The future of the Land Court and the Lands Tribunal: consultation
The consultation seeks views on the proposed amalgamation of the Scottish Land Court and the Lands Tribunal for Scotland and on four administrative issues related to those bodies.
Chapter 7: Administrative matters
Arrangements when the legal members of the Land Court and Lands Tribunal both recuse themselves
69. Occasionally, the Chair and the Deputy Chair of the Land Court have both had to recuse themselves from a case at the same time. This happened in 2015 and resulted in a sheriff principal being appointed to hear a case and twice in 2019; firstly, when the other legal member of the Lands Tribunal was appointed to hear a case, and secondly when a sheriff principal was again appointed to a case. In all three instances, the appointment was on a temporary basis for the one specific legal case in question and was accomplished by means of an “Instrument of Appointment” granted in terms of The Scottish Land Court Act 1993.
70. If the merger between the Land Court and the Lands Tribunal does not take place, or until a merger does take place, it has been suggested that it would be administratively expedient if there was a more permanent solution as to who should deputise for the Chair and Deputy Chair of the Land Court if a similar situation should arise in the future. In many ways, the simplest option is to appoint the other legal member of the Lands Tribunal to hear the case.
71. Should that option be chosen, it would make sense to have a reciprocal arrangement between the two bodies whereby the Deputy Chair of the Land Court stood in for the President and the other legal member of the Lands Tribunal should both have to recuse themselves from a case. However, such a reciprocal arrangement would not always be appropriate and, in such cases, the present arrangements of temporary appointment would apply. In one of the situations in 2019, it would have been inappropriate for the other legal member of the Lands Tribunal to be appointed to a case in the Land Court as he would have had to recuse himself for the same reason as the Chair and Deputy Chair.
72. The Scottish Government would very much welcome any views on a proposal to use the deputies from the other forum when the principal legal practitioners have had to recuse themselves (see question 4 of this consultation).
The necessity for a Gaelic speaker
73. There has been a statutory requirement for the Land Court to have a Gaelic speaking member ever since the Court’s inception in 1912. That requirement is presently fulfilled in the person of the present Chair. He will retire at some point between October 2020 and December 2022. Unless there is another vacancy on the court at that time, a Gaelic speaking Chair would require to be appointed. The likelihood is that it would be impossible to find such a replacement, given the other qualifications for the role of Chair in terms of section 1(3) of the Scottish Land Court Act 1993.
74. Although the question is likely to arise in that acute form on the present Chair’s retirement, there is a more general factor which should be borne in mind. That is how the requirement for a Gaelic speaker reduces the pool of possible appointees and excludes many people from a crofting or farming background who might otherwise be eminently suitable for appointment. The question arises whether any continuing need for a Gaelic speaker outweighs these restrictive effects of the present requirement. Whereas in the court’s early days and for most of the 20th century there were many court users who were very much more comfortable speaking Gaelic than English, that is less so today and, whilst it can be an advantage to have a member of the Court who speaks Gaelic, the situations in which that is so are relatively rare. (This question is not to be confused with parties’ rights to use Gaelic in the court’s proceedings, which is enshrined in the court’s rules.)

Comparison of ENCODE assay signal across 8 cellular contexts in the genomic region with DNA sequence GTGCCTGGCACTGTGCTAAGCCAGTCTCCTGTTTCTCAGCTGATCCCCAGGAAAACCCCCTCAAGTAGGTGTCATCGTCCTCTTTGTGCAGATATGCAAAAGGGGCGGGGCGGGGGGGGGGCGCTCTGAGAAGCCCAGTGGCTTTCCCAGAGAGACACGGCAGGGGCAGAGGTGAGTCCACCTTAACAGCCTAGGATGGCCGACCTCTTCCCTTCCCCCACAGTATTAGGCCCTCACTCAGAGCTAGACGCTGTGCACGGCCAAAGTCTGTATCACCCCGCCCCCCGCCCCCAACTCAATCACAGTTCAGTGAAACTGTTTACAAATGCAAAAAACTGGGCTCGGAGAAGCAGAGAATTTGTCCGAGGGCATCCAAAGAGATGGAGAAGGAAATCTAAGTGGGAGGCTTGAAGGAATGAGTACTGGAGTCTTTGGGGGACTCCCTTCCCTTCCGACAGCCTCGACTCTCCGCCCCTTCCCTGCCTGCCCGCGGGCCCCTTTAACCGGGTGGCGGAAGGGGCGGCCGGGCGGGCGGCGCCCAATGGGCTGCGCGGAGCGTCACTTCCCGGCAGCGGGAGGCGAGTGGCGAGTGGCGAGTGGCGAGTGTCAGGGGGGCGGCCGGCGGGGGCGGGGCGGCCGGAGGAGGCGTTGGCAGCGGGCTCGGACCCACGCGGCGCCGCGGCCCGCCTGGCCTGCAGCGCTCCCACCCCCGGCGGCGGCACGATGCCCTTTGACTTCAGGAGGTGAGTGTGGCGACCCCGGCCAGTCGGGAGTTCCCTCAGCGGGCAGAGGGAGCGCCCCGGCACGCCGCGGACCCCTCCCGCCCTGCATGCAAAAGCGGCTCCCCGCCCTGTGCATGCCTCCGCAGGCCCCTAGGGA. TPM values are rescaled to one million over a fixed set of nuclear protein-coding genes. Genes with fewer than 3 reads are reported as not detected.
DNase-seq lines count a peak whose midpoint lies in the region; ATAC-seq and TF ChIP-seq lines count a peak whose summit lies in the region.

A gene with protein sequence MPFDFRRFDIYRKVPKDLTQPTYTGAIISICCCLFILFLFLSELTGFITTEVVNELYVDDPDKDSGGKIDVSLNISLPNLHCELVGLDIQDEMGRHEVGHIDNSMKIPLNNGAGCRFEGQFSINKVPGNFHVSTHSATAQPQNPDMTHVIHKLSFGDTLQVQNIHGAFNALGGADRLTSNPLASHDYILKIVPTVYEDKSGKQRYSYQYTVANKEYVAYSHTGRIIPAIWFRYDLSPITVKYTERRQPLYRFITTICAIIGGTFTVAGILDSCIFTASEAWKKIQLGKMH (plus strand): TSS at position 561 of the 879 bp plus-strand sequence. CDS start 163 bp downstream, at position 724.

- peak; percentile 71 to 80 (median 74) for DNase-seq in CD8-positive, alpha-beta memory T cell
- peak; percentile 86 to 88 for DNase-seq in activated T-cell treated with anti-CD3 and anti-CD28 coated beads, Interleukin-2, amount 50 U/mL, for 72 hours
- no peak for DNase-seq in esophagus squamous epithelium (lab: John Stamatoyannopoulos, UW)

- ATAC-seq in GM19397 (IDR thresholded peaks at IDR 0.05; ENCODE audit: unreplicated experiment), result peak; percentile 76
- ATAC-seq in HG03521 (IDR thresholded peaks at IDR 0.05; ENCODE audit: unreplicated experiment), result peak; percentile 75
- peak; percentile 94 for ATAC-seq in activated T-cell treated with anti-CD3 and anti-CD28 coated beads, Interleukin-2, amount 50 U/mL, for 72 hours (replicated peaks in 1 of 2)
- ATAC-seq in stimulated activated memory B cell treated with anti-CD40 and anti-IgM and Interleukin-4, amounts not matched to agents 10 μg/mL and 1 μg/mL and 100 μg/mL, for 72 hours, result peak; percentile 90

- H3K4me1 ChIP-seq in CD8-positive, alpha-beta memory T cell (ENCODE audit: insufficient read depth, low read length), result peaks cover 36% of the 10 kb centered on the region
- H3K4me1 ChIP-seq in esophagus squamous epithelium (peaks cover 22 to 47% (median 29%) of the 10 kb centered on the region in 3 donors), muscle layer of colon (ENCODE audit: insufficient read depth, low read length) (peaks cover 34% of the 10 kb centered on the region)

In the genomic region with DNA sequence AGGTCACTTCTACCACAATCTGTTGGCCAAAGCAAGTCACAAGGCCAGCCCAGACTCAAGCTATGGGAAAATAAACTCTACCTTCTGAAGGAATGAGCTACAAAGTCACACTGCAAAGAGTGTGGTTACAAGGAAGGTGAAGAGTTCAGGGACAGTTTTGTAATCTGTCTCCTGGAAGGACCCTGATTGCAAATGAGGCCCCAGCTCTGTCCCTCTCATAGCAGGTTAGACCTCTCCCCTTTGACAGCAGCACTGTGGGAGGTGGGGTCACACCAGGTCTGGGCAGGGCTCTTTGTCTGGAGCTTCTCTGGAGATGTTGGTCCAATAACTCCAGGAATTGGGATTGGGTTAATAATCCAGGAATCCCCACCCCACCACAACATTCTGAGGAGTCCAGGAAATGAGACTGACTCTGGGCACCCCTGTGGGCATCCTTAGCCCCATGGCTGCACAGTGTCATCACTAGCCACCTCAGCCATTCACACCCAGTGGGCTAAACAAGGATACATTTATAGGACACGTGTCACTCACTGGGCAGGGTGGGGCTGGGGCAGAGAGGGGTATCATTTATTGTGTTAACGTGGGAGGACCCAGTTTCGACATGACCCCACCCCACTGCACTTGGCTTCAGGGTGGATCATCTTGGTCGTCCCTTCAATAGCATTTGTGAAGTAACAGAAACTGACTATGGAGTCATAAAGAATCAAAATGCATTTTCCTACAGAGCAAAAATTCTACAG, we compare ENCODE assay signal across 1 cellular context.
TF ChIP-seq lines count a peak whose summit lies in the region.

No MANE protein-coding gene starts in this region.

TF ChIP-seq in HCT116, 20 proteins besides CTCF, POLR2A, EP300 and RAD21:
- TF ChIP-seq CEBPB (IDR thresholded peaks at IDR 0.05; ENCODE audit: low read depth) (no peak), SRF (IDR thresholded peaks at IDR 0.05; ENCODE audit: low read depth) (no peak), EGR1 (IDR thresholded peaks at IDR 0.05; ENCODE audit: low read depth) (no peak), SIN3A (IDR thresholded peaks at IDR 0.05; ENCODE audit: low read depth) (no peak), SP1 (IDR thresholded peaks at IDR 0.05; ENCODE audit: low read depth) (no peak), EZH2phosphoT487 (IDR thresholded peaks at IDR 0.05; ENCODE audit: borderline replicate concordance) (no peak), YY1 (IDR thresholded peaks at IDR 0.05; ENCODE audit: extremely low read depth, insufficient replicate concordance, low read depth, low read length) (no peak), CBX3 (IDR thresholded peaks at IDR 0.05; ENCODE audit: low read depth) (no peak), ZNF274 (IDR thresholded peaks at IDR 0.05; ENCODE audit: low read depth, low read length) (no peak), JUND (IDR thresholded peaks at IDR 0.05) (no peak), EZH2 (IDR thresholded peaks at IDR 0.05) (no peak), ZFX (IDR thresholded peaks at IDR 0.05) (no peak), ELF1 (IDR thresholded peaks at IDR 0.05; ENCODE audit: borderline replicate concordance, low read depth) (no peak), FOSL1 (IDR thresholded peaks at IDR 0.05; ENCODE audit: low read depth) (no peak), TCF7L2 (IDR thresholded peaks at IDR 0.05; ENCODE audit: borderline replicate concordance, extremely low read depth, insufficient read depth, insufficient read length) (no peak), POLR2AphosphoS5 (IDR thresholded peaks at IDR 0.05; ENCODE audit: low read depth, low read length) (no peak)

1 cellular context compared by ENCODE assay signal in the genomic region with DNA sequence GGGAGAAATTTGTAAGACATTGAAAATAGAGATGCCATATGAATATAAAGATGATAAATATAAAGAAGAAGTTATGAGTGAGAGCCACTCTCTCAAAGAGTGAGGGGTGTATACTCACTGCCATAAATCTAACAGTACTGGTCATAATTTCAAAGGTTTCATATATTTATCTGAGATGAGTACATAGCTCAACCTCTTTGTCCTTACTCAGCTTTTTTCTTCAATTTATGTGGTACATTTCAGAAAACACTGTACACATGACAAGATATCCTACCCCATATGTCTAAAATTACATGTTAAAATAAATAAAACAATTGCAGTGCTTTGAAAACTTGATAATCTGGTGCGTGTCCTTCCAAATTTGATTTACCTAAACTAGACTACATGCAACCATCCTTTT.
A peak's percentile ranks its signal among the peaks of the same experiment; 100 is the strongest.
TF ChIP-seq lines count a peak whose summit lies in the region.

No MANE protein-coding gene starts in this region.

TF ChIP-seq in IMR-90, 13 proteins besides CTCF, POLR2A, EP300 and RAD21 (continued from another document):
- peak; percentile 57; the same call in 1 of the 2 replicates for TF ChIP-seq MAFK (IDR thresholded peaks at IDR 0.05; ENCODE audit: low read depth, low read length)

75. We are taking the opportunity provided by this consultation to gauge opinion on whether the Land Court requires to have a Gaelic-speaker. There is the option that section 1(5) be repealed by way of primary legislation. The Scottish Government would welcome views on this further issue (see question 5).
The Lands Tribunal’s power to award expenses under section 103 of the Title Conditions (Scotland) Act 2003
76. Paragraph 42 above notes there is “little expense to litigants so far as Lands Tribunal and Land Court fees are concerned”. However, as noted in paragraph 29, the power which makes the Tribunal akin to a court is the power to award expenses.
77. Part 9 of the Title Conditions (Scotland) Act 2003 provides for powers of the Lands Tribunal in respect of title conditions. In 2013, the Scottish Parliament Justice Committee published a report entitled “An inquiry into the effectiveness of the Title Conditions (Scotland) Act 2003”. The report raised concerns about the principle that “expenses follow success”. Specifically, it questioned whether provisions on expenses in title conditions cases should be changed. Under section 103 of the Title Conditions (Scotland) Act 2003, in relation to title conditions cases, the Lands Tribunal may “make such order as to expenses as they think fit but shall have regard, in particular, to the extent to which the application, or any opposition to the application, is successful”.
78. The Justice Committee considered that the possibility of being found liable in expenses may deter homeowners from using the Lands Tribunal. The Lands Tribunal provided written evidence on this issue in which it stated: